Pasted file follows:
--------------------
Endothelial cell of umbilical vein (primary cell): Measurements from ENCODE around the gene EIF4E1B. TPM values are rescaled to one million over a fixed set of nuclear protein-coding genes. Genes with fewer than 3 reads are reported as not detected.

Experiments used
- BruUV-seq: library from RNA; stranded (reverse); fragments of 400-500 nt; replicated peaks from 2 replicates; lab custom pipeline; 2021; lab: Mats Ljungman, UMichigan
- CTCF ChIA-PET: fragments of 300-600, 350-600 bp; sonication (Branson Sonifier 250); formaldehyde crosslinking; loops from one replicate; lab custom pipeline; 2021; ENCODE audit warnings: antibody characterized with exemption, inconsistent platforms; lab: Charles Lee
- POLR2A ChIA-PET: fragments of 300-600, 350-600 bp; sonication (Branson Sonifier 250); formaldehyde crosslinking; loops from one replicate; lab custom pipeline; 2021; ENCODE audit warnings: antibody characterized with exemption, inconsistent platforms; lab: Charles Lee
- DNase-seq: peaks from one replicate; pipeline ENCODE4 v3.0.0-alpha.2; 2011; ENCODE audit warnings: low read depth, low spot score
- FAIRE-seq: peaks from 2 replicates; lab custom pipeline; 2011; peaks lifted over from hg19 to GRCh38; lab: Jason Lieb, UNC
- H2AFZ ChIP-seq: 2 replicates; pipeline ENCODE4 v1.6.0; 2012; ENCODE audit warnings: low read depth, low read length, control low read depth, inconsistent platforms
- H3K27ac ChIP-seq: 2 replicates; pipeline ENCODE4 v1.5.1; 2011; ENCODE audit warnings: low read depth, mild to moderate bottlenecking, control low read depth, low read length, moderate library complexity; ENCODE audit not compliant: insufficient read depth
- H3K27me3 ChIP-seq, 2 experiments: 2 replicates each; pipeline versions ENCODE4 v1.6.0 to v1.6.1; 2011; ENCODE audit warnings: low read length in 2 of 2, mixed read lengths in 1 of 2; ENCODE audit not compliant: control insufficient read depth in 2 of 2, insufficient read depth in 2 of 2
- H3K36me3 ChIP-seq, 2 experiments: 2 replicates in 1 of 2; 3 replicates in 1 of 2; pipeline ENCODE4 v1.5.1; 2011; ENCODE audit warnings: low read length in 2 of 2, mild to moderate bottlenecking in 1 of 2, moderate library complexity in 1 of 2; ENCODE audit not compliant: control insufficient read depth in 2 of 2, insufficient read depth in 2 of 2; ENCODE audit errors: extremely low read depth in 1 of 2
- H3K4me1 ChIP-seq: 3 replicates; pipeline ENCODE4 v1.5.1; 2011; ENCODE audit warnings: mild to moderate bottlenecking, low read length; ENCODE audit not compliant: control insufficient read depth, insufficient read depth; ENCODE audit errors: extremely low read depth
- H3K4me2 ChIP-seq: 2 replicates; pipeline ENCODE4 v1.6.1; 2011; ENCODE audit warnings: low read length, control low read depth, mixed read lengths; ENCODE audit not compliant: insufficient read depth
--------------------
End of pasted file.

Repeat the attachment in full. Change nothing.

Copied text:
Endothelial cell of umbilical vein (primary cell): Measurements from ENCODE around the gene EIF4E1B. TPM values are rescaled to one million over a fixed set of nuclear protein-coding genes. Genes with fewer than 3 reads are reported as not detected.

Experiments used
- BruUV-seq: library from RNA; stranded (reverse); fragments of 400-500 nt; replicated peaks from 2 replicates; lab custom pipeline; 2021; lab: Mats Ljungman, UMichigan
- CTCF ChIA-PET: fragments of 300-600, 350-600 bp; sonication (Branson Sonifier 250); formaldehyde crosslinking; loops from one replicate; lab custom pipeline; 2021; ENCODE audit warnings: antibody characterized with exemption, inconsistent platforms; lab: Charles Lee
- POLR2A ChIA-PET: fragments of 300-600, 350-600 bp; sonication (Branson Sonifier 250); formaldehyde crosslinking; loops from one replicate; lab custom pipeline; 2021; ENCODE audit warnings: antibody characterized with exemption, inconsistent platforms; lab: Charles Lee
- DNase-seq: peaks from one replicate; pipeline ENCODE4 v3.0.0-alpha.2; 2011; ENCODE audit warnings: low read depth, low spot score
- FAIRE-seq: peaks from 2 replicates; lab custom pipeline; 2011; peaks lifted over from hg19 to GRCh38; lab: Jason Lieb, UNC
- H2AFZ ChIP-seq: 2 replicates; pipeline ENCODE4 v1.6.0; 2012; ENCODE audit warnings: low read depth, low read length, control low read depth, inconsistent platforms
- H3K27ac ChIP-seq: 2 replicates; pipeline ENCODE4 v1.5.1; 2011; ENCODE audit warnings: low read depth, mild to moderate bottlenecking, control low read depth, low read length, moderate library complexity; ENCODE audit not compliant: insufficient read depth
- H3K27me3 ChIP-seq, 2 experiments: 2 replicates each; pipeline versions ENCODE4 v1.6.0 to v1.6.1; 2011; ENCODE audit warnings: low read length in 2 of 2, mixed read lengths in 1 of 2; ENCODE audit not compliant: control insufficient read depth in 2 of 2, insufficient read depth in 2 of 2
- H3K36me3 ChIP-seq, 2 experiments: 2 replicates in 1 of 2; 3 replicates in 1 of 2; pipeline ENCODE4 v1.5.1; 2011; ENCODE audit warnings: low read length in 2 of 2, mild to moderate bottlenecking in 1 of 2, moderate library complexity in 1 of 2; ENCODE audit not compliant: control insufficient read depth in 2 of 2, insufficient read depth in 2 of 2; ENCODE audit errors: extremely low read depth in 1 of 2
- H3K4me1 ChIP-seq: 3 replicates; pipeline ENCODE4 v1.5.1; 2011; ENCODE audit warnings: mild to moderate bottlenecking, low read length; ENCODE audit not compliant: control insufficient read depth, insufficient read depth; ENCODE audit errors: extremely low read depth
- H3K4me2 ChIP-seq: 2 replicates; pipeline ENCODE4 v1.6.1; 2011; ENCODE audit warnings: low read length, control low read depth, mixed read lengths; ENCODE audit not compliant: insufficient read depth